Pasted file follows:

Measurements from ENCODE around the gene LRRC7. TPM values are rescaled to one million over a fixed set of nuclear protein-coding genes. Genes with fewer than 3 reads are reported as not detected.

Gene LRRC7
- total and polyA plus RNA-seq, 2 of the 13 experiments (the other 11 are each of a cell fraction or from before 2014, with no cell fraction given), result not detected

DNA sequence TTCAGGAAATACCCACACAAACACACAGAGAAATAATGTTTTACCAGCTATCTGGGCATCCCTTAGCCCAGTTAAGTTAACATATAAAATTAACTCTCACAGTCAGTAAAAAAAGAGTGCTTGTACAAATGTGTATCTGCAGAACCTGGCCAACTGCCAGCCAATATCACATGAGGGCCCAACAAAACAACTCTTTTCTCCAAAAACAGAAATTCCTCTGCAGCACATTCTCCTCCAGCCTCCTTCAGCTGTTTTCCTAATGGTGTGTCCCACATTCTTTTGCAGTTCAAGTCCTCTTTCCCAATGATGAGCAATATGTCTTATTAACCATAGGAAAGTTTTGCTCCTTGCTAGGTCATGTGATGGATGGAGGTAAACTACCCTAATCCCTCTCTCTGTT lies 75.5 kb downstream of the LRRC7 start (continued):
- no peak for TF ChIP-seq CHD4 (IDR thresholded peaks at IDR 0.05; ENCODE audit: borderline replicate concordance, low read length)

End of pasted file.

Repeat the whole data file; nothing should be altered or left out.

Measurements from ENCODE around the gene LRRC7. TPM values are rescaled to one million over a fixed set of nuclear protein-coding genes. Genes with fewer than 3 reads are reported as not detected.

Gene LRRC7
- total and polyA plus RNA-seq, 2 of the 13 experiments (the other 11 are each of a cell fraction or from before 2014, with no cell fraction given), result not detected

DNA sequence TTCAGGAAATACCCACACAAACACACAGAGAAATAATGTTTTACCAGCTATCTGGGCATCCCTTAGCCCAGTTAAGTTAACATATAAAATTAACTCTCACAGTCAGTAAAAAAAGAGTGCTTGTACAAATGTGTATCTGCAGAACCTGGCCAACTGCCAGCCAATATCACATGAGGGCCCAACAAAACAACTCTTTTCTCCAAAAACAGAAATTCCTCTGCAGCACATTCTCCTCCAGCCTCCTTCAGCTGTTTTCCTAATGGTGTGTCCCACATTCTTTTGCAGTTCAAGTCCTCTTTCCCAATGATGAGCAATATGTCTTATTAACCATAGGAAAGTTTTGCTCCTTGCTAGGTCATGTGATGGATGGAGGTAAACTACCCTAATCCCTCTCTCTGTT lies 75.5 kb downstream of the LRRC7 start (continued):
- no peak for TF ChIP-seq CHD4 (IDR thresholded peaks at IDR 0.05; ENCODE audit: borderline replicate concordance, low read length)